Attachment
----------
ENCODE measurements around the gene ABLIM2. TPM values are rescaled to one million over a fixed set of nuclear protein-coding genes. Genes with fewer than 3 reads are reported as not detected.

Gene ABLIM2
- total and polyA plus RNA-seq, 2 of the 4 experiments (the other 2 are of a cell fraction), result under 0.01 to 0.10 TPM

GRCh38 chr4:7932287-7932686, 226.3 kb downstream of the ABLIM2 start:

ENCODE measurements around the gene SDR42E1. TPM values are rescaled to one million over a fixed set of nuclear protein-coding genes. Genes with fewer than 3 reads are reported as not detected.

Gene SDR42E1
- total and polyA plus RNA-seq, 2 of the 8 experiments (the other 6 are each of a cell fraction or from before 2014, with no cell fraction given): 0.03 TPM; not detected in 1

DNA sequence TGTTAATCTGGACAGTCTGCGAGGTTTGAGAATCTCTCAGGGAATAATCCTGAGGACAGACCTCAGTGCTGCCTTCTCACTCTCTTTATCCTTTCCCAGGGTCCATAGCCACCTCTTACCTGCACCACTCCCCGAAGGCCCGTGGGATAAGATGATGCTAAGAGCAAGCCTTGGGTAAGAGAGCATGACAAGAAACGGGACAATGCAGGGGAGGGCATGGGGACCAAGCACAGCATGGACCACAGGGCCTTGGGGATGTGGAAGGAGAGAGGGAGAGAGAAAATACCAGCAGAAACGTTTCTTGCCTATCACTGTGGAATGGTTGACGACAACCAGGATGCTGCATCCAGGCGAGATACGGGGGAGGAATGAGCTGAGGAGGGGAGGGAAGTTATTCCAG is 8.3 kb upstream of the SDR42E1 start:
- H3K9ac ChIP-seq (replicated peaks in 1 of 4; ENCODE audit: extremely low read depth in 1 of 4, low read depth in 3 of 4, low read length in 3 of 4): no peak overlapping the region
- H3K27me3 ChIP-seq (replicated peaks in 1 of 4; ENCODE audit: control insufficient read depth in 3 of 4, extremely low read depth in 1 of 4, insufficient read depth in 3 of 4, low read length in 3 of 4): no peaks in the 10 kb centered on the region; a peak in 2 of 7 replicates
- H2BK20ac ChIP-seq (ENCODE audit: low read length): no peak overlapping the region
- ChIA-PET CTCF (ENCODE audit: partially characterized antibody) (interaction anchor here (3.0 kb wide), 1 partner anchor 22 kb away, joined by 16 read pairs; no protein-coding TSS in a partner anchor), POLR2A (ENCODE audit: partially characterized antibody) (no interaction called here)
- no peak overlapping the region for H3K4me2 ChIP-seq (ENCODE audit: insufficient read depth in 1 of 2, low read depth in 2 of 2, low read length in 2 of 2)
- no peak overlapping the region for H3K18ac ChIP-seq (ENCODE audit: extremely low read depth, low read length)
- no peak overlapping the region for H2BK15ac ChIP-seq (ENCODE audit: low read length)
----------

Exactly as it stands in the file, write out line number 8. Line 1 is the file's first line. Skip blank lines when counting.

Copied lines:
DNA sequence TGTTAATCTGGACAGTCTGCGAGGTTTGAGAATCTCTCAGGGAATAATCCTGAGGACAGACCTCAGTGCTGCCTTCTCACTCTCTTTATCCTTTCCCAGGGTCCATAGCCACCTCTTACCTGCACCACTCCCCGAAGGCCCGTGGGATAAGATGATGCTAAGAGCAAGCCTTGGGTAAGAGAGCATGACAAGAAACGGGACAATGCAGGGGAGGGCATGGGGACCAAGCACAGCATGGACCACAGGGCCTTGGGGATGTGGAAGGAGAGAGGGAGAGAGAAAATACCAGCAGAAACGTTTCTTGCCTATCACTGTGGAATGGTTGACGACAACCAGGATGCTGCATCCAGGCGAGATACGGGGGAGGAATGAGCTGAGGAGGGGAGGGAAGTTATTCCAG is 8.3 kb upstream of the SDR42E1 start: